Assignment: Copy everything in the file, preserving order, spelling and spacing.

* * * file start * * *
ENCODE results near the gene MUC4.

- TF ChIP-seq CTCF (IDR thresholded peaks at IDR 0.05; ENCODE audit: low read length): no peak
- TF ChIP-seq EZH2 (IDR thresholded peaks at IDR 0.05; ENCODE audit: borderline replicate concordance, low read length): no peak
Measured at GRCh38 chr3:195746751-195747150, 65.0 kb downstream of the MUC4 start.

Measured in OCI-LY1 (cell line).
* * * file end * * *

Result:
ENCODE results near the gene MUC4.

- TF ChIP-seq CTCF (IDR thresholded peaks at IDR 0.05; ENCODE audit: low read length): no peak
- TF ChIP-seq EZH2 (IDR thresholded peaks at IDR 0.05; ENCODE audit: borderline replicate concordance, low read length): no peak
Measured at GRCh38 chr3:195746751-195747150, 65.0 kb downstream of the MUC4 start.

Measured in OCI-LY1 (cell line).